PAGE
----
Beijing’s security involvement on the other hand is best described as reluctant and non-confrontational. The most notable developments are the establishment of its first overseas military base in Djibouti, maritime security missions in the Arabian Sea and the Gulf of Aden, as well as the militarization of the Pakistani port of Gwadar. The strategic intent of Sino security developments is, however, tied to the BRI, and thus informed by Beijing’s global economic expansion as opposed to regional stability. China’s muted response to recent escalatory patterns of action between the US and Iran is a piercing reminder of the Chinese modus operandi.
As a strategic crossroads for trade routes and sea lanes linking Asia to Europe and Africa, the Middle East is crucially important for the future of the BRI. With the US downscaling its regional influence, China might be forced to relinquish its image as a free-rider and increase its military presence in the region to ensure its economic targets are met. From the perspective of local states, the Chinese principle of noninterference in domestic governance makes its engagement model particularly enticing.
But this also extends to non-aligned neutrality between states. Premised on a belief in a multipolar region, Beijing deftly avoids choosing sides in proxy disputes while promoting stability through “developmental peace” versus the Western, value-based interventionist “democratic peace.” It remains to be seen how far the country will take this, and to what end goal.
For states in the Gulf, China is a cornerstone of diversification, both economically and geopolitically. Strategic alignment with Beijing is in part a hedging strategy meant to circumnavigate Western pressure regarding matters of internal governance, while actively signaling to value-driven partners that a strategic alternative is strong and getting stronger. But recent inaction to escalatory patterns reveals the limits of that gamble. Gulf States should be careful in navigating China’s intrinsic economic value and the US’ indispensable security presence. The 1956 Suez incident is a cautionary tale that global superpowers can be exposed as paper tigers – GCC states would be wise to include that incident in their strategic calculus.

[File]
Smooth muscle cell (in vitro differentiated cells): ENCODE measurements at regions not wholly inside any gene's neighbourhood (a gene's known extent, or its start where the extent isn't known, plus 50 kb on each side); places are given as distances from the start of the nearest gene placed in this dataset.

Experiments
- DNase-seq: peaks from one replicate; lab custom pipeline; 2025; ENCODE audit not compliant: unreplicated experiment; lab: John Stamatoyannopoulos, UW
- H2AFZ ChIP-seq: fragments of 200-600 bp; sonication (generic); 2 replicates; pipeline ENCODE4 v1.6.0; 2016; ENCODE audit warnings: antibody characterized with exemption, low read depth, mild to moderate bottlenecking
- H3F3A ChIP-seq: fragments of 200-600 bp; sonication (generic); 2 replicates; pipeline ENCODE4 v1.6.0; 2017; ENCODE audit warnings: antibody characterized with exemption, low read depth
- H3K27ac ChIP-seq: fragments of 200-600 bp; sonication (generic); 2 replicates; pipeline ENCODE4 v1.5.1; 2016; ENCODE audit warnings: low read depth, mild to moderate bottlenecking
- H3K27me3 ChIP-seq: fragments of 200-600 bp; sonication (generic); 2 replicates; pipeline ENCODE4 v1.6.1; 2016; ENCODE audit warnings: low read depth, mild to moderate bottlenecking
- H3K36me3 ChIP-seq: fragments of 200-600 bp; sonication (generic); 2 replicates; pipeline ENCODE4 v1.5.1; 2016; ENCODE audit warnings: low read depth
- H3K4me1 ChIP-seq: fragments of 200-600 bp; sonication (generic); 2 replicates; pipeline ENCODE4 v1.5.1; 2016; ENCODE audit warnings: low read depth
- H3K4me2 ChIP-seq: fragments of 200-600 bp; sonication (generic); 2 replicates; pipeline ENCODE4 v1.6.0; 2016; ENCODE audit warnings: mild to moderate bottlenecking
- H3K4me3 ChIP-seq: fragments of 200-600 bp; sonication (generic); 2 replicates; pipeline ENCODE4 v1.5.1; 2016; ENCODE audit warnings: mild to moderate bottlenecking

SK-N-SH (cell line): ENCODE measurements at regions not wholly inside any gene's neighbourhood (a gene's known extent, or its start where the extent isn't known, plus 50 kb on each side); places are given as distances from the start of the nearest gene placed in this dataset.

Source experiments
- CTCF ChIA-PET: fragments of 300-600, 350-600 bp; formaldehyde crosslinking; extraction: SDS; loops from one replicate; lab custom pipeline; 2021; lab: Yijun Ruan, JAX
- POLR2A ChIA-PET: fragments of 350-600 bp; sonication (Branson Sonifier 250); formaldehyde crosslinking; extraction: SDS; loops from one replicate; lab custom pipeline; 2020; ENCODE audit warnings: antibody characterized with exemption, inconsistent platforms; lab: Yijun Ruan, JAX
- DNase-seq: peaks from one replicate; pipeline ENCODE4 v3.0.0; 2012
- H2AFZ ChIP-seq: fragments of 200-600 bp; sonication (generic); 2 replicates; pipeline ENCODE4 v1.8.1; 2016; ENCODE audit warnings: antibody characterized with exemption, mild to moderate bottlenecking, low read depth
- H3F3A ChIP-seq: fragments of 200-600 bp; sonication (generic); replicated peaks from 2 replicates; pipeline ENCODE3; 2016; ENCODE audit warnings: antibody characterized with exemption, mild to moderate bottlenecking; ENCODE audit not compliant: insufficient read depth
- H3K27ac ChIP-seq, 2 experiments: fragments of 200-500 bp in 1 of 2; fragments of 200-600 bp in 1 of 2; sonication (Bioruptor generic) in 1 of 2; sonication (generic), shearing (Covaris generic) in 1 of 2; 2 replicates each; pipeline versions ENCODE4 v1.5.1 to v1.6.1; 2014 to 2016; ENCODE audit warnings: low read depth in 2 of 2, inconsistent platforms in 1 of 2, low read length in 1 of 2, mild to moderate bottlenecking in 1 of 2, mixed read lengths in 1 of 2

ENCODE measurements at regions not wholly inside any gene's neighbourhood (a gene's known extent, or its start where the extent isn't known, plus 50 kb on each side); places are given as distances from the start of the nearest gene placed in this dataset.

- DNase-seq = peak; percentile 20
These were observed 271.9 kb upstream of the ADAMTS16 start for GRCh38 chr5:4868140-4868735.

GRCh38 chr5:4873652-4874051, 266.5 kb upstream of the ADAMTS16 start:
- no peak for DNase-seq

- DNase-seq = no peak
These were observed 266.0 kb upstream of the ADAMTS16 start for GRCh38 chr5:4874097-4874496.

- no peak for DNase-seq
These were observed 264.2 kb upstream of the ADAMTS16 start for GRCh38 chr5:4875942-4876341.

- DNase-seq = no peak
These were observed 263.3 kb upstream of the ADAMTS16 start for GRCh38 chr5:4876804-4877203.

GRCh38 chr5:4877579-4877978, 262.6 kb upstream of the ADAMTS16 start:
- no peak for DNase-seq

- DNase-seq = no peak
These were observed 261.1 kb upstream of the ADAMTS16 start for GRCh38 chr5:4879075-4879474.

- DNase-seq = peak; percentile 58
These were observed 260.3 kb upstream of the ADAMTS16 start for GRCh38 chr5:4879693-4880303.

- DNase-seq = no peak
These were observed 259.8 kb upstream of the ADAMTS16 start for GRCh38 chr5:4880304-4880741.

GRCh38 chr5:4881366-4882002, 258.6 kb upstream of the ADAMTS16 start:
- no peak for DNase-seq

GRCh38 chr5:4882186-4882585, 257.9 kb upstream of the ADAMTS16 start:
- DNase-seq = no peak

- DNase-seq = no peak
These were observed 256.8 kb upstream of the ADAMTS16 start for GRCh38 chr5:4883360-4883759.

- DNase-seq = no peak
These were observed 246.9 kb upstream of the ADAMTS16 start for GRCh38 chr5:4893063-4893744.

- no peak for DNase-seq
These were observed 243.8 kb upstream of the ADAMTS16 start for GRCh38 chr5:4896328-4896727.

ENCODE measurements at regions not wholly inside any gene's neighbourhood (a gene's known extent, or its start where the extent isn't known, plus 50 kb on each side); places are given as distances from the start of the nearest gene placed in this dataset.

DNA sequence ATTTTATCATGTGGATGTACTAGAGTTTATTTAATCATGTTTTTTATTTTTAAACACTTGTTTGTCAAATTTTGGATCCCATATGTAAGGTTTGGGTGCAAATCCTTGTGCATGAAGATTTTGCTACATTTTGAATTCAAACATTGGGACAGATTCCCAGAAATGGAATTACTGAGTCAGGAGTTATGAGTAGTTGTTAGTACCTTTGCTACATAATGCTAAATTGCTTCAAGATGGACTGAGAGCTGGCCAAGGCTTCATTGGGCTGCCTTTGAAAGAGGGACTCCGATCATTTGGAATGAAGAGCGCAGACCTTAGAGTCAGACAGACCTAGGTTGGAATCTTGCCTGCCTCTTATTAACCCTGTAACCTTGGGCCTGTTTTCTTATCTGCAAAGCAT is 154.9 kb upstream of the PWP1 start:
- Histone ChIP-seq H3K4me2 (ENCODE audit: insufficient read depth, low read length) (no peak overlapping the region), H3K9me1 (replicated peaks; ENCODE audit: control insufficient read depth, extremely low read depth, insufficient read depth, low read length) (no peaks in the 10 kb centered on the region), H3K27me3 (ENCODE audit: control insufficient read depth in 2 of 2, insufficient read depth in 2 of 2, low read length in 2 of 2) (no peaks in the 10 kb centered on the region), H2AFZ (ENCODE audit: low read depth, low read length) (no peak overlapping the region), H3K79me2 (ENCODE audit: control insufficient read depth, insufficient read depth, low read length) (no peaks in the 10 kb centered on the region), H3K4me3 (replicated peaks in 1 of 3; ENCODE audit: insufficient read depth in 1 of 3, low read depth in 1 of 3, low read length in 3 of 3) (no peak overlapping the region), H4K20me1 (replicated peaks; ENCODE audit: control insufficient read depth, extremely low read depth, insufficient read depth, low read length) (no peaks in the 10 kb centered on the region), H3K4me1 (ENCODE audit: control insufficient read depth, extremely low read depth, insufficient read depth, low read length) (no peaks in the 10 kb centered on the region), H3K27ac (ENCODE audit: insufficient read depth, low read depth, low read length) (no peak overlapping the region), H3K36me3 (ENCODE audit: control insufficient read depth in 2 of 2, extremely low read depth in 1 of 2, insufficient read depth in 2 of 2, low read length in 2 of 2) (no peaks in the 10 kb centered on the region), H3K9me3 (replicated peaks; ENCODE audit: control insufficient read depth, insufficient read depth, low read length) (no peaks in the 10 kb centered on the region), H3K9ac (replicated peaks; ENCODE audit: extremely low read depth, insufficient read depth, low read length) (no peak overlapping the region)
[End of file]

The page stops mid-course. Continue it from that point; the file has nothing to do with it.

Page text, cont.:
Beyond historical precedent, foreign policy experts today overlook the fact that Chinese energy interests in the region are only bound to decline. Why? Demographic trends. China’s population is on track to peak in the coming decade, only to decline at an accelerating pace thereafter. Between 2015 and 2040, China’s population aged 50 and older is on course to increase by roughly one-quarter of a billion people. In addition, China’s birthrate is in free fall. These trends will generate a steep decline in the demand for hydrocarbons over the next two decades – a time when GCC states will not only grapple with an aging population of their own, but also a plethora of diversification imperatives.
Economic promise does not guarantee regional security and stability. The energy-centric foundation undergirding Sino-Gulf relations is subject to volatile uncertainty, one which China is immune to, given its diversified energy portfolio and leading role in renewable exports. Unlike the US, Chinese free-rider involvement in the region is not systemic, and subject to fluctuation based on Beijing’s interests.
As China’s need for oil diminishes, so will the region’s importance. As it stands today, Beijing is uninterested in playing balance-of-power politics, let alone providing a security umbrella, with only an occasional nod to local security interests. Gulf States would be wise to internalize this fact as they navigate domestic reform and an increasingly mercurial geopolitical arena.